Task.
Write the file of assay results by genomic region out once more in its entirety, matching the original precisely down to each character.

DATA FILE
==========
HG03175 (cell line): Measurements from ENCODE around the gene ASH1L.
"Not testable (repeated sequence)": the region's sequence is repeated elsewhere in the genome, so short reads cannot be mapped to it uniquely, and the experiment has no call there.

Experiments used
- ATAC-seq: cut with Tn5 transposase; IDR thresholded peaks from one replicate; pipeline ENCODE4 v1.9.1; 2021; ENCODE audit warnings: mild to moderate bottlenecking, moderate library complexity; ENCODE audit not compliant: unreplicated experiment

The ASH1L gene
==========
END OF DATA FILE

HG03175 (cell line): Measurements from ENCODE around the gene ASH1L.
"Not testable (repeated sequence)": the region's sequence is repeated elsewhere in the genome, so short reads cannot be mapped to it uniquely, and the experiment has no call there.

Experiments used
- ATAC-seq: cut with Tn5 transposase; IDR thresholded peaks from one replicate; pipeline ENCODE4 v1.9.1; 2021; ENCODE audit warnings: mild to moderate bottlenecking, moderate library complexity; ENCODE audit not compliant: unreplicated experiment

The ASH1L gene